Millie’s hands were in her lap then, one holding the other open, palm up. We both stared into her hand as if we were seeing Walter resting there. I wrapped my hand around hers and gently curved her fingers over our son. I brought her hands to my lips and kissed them tenderly. As I stood, I kissed her on the forehead. “We’ll have a baby someday, Millie. I’m sure of it.” I lied.
I got behind the swing and started pushing. I pushed Millie higher and higher, hoping that somehow the despair in her heart could fly out of the bottom of her shoes. Every time I found my wife on the swing from then on, I knew that our lost babies were what had drawn her there. I would silently resume my place behind the swing and push. We had no idea then that a year later I would be pushing Millie and our infant son Adam on the swing.
It still astounds me how the joy of bringing Adam into the world couldn’t diminish our heartache over our lost ones, nor could the sorrow of their loss impact our joy. They were separate experiences but also connected. As Adam grew, we couldn’t help but ask our selves “What if Adam were the fourth of our eight children instead of the oldest of two? How would he be different? How would we be?”
“Where are they? Why won’t they come?” Millie said.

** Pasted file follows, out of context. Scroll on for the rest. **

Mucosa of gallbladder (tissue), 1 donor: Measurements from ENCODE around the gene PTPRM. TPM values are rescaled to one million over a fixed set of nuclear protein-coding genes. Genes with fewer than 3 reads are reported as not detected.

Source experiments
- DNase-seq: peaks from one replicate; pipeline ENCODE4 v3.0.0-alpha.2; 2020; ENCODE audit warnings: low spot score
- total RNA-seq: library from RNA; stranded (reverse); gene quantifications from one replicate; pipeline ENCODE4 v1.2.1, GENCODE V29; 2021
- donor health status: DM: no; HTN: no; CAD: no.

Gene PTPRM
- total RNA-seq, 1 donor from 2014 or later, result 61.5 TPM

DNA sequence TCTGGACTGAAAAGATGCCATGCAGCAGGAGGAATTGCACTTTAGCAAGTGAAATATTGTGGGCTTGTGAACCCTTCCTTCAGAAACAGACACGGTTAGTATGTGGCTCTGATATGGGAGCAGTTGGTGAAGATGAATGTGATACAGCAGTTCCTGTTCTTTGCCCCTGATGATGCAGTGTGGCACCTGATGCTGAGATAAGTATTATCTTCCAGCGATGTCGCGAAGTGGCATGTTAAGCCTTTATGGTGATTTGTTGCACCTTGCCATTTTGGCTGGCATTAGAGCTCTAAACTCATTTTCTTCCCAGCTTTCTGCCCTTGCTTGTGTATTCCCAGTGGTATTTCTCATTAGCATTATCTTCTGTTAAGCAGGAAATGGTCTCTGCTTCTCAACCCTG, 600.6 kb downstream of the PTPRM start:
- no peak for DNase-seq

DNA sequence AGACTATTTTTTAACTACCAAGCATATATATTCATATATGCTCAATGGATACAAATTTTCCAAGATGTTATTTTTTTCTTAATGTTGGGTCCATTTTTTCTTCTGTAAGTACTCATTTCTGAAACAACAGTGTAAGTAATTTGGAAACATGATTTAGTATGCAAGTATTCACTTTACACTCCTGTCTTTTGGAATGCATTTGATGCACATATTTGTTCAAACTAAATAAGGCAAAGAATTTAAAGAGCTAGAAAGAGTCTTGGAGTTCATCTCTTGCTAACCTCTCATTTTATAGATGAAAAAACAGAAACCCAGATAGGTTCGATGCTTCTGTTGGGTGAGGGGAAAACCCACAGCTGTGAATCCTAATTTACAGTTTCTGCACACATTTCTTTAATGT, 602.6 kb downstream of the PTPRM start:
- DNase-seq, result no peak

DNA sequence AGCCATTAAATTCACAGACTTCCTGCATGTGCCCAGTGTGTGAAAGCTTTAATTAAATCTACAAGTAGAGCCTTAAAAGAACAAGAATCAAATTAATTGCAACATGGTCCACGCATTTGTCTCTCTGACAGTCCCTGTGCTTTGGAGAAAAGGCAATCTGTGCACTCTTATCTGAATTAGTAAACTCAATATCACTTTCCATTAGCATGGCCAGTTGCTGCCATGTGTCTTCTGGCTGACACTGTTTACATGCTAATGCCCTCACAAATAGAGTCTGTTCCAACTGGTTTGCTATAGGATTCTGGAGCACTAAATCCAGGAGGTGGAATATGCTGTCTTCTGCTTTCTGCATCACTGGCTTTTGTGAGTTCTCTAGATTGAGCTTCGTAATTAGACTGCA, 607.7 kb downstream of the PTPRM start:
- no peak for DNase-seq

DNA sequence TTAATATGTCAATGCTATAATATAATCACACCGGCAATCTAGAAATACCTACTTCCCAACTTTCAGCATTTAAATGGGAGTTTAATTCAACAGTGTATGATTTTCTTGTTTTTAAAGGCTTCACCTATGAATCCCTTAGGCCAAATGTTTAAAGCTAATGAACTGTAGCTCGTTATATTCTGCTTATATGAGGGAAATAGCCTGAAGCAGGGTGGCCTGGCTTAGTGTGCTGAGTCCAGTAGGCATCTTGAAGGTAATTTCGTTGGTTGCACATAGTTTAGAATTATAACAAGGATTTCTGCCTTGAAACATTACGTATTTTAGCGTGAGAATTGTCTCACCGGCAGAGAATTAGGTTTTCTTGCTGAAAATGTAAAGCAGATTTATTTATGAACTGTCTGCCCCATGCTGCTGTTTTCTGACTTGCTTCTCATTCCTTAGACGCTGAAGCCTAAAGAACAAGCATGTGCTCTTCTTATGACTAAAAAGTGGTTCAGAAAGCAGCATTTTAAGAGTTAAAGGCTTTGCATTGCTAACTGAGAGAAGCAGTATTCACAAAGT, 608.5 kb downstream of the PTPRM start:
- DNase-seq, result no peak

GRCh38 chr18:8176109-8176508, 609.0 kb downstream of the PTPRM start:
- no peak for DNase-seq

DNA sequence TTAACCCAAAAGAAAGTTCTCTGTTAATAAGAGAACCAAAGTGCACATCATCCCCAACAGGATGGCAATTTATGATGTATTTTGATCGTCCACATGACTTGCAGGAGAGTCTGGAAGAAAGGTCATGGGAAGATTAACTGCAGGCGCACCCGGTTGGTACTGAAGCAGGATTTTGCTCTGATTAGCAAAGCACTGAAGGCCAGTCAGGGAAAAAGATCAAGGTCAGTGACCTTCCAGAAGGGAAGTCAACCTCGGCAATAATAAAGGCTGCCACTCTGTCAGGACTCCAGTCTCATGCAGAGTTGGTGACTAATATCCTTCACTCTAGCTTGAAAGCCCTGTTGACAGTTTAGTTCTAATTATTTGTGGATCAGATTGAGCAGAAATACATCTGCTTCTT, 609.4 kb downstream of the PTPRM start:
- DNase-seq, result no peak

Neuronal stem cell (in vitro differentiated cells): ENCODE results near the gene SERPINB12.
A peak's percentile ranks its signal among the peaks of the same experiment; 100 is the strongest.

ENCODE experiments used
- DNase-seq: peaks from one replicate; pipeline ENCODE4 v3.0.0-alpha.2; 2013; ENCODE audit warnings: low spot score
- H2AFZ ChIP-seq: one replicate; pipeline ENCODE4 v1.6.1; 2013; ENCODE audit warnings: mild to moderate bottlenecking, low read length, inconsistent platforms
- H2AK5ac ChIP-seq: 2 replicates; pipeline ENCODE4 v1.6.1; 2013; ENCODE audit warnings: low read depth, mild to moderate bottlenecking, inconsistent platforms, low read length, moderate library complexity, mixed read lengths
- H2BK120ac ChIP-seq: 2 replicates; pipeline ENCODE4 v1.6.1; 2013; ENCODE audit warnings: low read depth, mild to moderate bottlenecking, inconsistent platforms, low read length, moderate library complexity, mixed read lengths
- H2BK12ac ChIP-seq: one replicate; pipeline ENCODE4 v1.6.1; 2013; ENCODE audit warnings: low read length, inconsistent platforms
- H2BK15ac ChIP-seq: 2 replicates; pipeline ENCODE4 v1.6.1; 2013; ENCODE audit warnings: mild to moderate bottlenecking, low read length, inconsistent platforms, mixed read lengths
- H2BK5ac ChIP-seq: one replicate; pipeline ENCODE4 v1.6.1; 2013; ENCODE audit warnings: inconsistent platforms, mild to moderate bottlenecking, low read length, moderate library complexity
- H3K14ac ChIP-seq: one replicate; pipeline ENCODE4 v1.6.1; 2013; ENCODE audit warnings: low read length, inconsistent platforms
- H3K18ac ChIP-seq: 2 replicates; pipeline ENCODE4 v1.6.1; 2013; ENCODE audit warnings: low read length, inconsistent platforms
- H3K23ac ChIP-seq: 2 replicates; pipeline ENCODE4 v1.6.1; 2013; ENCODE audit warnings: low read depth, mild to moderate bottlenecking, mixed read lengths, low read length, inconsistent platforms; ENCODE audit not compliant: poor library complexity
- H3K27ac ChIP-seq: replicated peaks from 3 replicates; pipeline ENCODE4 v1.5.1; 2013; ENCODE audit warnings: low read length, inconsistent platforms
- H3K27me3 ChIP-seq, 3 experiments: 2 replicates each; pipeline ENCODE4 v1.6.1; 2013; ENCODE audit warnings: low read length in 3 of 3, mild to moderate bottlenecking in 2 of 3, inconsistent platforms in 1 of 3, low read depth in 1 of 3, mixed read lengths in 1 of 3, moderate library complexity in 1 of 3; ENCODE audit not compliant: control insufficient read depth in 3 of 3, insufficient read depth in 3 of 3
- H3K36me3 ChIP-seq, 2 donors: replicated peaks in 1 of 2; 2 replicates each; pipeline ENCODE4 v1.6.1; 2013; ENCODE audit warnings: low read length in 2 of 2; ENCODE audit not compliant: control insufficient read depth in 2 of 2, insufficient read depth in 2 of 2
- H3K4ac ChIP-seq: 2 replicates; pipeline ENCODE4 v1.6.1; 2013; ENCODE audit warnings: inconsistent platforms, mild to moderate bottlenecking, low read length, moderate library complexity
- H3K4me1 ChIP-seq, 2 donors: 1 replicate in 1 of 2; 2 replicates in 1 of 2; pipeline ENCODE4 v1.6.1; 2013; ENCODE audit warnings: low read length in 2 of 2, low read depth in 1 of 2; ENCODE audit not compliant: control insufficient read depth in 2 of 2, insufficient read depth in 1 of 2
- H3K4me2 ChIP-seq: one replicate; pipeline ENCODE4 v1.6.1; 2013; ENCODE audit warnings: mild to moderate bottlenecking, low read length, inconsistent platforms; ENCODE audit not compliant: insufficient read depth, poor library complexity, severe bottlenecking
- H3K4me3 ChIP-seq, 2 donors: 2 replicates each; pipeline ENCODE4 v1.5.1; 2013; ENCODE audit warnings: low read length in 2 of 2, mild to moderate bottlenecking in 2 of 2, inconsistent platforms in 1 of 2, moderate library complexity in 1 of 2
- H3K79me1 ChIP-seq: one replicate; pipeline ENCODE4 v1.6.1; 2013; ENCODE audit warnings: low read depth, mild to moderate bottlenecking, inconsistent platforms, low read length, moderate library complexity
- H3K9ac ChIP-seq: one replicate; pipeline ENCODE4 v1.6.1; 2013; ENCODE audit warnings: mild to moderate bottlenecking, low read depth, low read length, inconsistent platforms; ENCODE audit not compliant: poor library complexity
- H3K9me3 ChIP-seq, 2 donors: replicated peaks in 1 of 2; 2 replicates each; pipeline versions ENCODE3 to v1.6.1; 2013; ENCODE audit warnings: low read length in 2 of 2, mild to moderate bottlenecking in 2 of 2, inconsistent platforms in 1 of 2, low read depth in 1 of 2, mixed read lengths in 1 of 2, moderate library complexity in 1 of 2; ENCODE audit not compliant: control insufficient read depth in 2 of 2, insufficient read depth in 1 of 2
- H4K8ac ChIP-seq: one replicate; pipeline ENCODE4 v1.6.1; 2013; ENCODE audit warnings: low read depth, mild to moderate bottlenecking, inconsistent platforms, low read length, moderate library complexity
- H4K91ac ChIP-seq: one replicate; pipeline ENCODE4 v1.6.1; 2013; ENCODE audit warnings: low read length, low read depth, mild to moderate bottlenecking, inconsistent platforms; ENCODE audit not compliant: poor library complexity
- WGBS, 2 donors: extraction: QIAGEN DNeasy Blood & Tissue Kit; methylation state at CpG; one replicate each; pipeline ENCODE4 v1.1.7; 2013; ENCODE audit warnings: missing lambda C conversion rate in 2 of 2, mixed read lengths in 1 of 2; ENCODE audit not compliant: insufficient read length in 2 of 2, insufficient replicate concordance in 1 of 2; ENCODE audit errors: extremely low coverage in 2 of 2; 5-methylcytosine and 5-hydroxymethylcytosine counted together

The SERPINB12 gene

“I know one thing for sure, Amelia. They would be here if they could.” The tightness in her face eased just a bit before she resumed her search.
I sat with her for over an hour and the longer I sat, the more desperate I became to get out of there. I couldn’t comfort her now any more than I could when she sat in that swing. Millie was always the strong one. I needed Millie to be the strong one. But, she wasn’t strong anymore. And, I was alone. Really alone. I didn’t know how to be alone, and it terrified me. I didn’t know how to live without my Millie. My Millie was gone, probably for good. I couldn’t sit there anymore and witness the fruits of her failing mind. I patted Millie on the arm and told her that I had to go. She grabbed the arm of her chair with one hand and my forearm with the other. Her grip tightened. “Don’t leave me. Please, wait with me. I don’t want to be alone.”
I should’ve stayed. I just couldn’t watch her go through this turmoil anymore. It’s not as if she knew that I was her husband and that it was my duty to stay with her. She didn’t even know my name. I patted her hand gently before I pried her fingers free. “I’m sorry Amelia, but I really have to go.” I didn’t turn for one last look as I normally did. I hurried through the halls and down the street to my apartment hoping nobody could see me. I turned off every light and pulled every shade as if an outsider looking in would know the treacherous way I had just treated my wife. I curled into a ball on top of my covers and wished I could disappear. I prayed as I had never prayed before. “Please let me die. Let me die right now, because I can’t live without Millie.” But, I didn’t die or disappear. I wasn’t filled with any kind of peace or offered any kind of reason that all of this was happening. Five days later, Millie was hospitalized with congestive heart failure. I should’ve gone to the hospital right away. I just couldn’t. I told myself that I’d wait until she was back in the nursing home. She became worse instead of better and I knew that she would not be leaving the hospital alive again. I hadn’t seen her since that day I left her in search of her parents. What kind of husband am I? I’m such an asshole.